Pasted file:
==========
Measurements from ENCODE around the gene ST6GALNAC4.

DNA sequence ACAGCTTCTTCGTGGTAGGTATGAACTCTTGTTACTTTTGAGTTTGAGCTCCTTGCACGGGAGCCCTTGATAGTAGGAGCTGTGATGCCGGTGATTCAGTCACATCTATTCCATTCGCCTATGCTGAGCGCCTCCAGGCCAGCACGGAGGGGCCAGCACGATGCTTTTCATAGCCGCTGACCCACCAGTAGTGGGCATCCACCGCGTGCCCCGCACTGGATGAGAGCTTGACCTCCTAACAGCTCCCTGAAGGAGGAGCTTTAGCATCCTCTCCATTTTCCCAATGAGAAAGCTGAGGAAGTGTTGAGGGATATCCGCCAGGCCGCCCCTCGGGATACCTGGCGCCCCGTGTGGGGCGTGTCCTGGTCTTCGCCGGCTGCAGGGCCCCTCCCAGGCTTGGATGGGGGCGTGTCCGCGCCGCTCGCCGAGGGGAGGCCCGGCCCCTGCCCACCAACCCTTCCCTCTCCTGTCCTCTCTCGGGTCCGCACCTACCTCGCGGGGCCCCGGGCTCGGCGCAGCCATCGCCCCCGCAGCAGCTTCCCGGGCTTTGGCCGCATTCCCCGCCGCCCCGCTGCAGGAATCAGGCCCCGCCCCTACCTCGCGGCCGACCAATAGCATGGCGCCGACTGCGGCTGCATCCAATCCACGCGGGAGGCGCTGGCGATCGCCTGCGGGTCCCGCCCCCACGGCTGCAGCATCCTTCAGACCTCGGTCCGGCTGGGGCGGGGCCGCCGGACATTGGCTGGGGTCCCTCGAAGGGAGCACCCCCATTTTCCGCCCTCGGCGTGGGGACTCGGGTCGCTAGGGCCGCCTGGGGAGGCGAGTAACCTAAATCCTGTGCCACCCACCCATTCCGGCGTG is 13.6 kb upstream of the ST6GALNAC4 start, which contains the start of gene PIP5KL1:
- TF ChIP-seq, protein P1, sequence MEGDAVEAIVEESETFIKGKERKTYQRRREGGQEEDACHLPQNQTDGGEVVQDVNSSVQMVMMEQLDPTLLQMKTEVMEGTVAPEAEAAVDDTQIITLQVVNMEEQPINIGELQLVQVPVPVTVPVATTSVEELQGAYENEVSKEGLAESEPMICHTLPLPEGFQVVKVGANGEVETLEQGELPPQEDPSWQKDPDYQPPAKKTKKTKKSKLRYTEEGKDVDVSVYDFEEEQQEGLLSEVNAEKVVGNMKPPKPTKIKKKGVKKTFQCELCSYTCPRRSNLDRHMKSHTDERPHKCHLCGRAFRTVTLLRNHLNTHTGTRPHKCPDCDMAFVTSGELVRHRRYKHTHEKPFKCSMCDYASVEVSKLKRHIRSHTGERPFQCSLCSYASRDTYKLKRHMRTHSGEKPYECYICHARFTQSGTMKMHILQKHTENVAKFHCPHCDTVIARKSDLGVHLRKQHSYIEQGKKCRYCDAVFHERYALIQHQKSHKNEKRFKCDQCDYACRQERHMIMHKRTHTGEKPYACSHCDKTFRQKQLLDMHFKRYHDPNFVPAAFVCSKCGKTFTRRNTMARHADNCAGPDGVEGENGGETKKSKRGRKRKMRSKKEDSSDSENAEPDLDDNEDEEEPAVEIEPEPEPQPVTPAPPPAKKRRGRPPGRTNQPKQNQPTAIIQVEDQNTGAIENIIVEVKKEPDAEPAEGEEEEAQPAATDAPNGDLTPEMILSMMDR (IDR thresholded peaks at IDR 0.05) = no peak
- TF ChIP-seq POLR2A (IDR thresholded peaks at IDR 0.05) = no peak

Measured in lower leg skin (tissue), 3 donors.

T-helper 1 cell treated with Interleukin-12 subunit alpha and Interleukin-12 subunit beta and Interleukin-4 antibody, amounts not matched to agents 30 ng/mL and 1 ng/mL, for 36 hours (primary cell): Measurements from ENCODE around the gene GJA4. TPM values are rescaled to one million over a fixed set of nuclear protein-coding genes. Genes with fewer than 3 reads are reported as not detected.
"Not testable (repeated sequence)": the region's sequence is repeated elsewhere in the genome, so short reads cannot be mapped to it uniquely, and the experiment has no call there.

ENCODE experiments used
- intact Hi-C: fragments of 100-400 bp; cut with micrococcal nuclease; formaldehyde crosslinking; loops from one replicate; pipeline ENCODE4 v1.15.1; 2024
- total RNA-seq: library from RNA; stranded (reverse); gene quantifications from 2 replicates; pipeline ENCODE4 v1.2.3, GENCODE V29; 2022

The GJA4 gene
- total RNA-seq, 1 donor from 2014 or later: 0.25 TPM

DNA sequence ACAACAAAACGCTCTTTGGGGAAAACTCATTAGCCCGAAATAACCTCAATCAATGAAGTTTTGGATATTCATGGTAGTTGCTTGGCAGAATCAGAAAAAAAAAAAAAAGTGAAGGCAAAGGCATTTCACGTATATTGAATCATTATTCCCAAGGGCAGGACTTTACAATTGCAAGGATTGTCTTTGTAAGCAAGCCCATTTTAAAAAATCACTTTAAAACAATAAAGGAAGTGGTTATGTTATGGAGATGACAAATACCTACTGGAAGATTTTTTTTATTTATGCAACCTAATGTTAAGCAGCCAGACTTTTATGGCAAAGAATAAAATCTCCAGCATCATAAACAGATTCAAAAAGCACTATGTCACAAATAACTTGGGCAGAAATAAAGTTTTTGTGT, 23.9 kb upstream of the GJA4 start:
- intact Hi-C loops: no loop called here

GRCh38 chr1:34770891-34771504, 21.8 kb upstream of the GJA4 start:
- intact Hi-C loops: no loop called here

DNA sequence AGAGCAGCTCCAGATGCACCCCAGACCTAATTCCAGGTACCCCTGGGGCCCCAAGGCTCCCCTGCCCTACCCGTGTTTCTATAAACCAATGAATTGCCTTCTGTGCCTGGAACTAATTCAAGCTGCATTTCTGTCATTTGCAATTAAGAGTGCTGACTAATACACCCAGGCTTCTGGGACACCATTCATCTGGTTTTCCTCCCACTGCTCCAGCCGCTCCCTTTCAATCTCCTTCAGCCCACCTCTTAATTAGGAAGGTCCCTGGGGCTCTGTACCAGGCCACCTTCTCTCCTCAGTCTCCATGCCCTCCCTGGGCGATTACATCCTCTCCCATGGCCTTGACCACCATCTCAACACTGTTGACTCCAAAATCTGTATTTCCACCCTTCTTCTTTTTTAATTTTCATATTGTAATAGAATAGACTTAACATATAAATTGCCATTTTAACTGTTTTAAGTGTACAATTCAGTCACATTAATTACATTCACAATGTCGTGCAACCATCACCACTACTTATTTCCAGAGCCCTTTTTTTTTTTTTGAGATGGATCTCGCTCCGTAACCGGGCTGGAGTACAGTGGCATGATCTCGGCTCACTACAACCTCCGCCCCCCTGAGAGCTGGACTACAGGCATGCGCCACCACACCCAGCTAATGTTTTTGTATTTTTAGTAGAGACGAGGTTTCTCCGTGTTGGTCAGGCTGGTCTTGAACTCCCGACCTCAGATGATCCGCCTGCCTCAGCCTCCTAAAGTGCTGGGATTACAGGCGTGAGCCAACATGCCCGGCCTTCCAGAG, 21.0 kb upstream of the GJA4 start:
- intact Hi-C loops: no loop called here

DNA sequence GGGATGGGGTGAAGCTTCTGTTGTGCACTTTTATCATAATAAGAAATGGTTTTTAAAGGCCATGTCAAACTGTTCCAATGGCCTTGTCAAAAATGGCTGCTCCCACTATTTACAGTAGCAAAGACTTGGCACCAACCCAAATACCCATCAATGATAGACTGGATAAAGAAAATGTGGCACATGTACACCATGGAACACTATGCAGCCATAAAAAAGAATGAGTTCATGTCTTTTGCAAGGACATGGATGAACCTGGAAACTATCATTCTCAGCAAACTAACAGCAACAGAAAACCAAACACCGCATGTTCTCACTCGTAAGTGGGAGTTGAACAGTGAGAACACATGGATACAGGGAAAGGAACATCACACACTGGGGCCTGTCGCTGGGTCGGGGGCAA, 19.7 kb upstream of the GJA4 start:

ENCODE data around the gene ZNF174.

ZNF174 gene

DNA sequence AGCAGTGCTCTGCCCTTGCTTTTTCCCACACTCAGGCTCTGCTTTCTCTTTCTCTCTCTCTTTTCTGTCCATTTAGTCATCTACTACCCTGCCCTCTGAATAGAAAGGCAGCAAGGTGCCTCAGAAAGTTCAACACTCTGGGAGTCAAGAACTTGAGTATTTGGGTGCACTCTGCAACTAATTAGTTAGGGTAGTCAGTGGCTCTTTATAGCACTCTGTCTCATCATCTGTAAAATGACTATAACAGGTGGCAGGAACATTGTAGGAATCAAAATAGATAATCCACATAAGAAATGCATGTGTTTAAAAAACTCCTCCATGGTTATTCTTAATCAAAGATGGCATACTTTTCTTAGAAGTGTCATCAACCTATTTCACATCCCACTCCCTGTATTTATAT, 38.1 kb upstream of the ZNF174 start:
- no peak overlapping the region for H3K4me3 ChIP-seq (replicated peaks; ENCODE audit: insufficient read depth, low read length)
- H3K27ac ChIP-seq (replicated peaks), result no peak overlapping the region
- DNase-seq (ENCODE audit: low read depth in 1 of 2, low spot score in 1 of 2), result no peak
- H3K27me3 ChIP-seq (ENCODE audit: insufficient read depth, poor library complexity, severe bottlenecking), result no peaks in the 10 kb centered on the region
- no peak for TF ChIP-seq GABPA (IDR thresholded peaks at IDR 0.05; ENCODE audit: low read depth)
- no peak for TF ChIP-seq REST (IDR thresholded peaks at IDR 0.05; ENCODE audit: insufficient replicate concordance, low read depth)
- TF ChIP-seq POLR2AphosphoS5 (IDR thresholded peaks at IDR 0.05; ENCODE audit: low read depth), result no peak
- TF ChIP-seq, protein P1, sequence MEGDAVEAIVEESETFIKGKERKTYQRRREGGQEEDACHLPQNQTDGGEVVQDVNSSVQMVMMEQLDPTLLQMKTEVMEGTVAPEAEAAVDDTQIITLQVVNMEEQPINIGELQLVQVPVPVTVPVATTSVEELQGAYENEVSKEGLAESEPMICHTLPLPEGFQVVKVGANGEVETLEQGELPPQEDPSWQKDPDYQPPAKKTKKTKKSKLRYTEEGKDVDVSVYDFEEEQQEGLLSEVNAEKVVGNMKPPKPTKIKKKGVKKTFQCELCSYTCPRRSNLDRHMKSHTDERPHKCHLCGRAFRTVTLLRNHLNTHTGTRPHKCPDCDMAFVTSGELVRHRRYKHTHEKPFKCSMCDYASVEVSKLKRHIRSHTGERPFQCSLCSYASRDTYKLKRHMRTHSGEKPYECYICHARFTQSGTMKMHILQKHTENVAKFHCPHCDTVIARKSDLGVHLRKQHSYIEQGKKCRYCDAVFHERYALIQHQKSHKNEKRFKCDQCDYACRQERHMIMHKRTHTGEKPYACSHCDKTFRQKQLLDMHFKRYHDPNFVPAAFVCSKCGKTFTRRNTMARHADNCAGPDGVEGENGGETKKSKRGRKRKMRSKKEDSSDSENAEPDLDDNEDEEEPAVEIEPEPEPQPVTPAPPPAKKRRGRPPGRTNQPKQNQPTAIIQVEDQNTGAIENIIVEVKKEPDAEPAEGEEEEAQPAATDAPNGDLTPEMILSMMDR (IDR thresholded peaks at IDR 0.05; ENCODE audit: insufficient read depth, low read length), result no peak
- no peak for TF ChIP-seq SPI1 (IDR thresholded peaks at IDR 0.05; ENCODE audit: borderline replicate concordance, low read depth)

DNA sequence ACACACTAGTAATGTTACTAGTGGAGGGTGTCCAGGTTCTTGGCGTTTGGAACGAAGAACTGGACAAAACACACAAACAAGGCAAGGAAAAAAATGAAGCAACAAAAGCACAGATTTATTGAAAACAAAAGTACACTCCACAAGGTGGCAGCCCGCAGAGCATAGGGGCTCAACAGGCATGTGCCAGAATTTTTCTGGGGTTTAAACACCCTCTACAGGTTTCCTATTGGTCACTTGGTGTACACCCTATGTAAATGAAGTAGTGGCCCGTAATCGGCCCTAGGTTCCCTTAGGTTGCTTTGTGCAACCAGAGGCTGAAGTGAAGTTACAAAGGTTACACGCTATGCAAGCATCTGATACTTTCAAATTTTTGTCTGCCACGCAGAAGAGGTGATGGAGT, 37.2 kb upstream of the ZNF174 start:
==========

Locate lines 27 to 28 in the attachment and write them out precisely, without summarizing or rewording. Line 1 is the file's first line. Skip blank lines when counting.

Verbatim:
- no peak for TF ChIP-seq GABPA (IDR thresholded peaks at IDR 0.05; ENCODE audit: low read depth)
- no peak for TF ChIP-seq REST (IDR thresholded peaks at IDR 0.05; ENCODE audit: insufficient replicate concordance, low read depth)